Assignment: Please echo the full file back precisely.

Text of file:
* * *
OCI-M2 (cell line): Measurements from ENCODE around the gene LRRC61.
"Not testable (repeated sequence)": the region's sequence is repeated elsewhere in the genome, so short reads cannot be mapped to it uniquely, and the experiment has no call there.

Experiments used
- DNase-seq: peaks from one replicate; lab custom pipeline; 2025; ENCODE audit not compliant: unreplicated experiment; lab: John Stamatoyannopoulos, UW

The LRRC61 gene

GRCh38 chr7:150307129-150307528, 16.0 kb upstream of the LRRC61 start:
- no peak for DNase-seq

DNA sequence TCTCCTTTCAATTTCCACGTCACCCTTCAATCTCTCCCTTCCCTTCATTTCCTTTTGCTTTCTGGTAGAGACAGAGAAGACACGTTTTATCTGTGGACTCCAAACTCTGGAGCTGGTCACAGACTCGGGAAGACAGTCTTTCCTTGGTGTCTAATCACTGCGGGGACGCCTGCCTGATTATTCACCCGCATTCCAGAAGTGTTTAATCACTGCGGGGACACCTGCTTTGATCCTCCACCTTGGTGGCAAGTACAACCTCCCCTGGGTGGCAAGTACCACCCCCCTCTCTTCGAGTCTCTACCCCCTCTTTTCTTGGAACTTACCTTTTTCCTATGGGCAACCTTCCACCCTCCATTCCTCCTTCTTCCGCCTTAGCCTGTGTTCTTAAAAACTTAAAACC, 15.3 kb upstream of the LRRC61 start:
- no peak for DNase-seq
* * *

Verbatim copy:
OCI-M2 (cell line): Measurements from ENCODE around the gene LRRC61.
"Not testable (repeated sequence)": the region's sequence is repeated elsewhere in the genome, so short reads cannot be mapped to it uniquely, and the experiment has no call there.

Experiments used
- DNase-seq: peaks from one replicate; lab custom pipeline; 2025; ENCODE audit not compliant: unreplicated experiment; lab: John Stamatoyannopoulos, UW

The LRRC61 gene

GRCh38 chr7:150307129-150307528, 16.0 kb upstream of the LRRC61 start:
- no peak for DNase-seq

DNA sequence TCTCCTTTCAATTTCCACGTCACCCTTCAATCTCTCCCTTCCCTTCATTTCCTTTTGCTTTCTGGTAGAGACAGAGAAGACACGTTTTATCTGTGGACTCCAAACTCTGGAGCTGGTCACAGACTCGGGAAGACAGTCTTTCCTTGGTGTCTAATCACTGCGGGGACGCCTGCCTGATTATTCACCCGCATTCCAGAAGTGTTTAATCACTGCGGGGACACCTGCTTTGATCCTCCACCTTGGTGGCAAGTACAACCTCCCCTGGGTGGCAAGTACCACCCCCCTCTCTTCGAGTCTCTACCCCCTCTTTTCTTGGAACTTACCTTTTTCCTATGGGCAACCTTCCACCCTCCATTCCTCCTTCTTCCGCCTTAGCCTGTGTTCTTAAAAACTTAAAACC, 15.3 kb upstream of the LRRC61 start:
- no peak for DNase-seq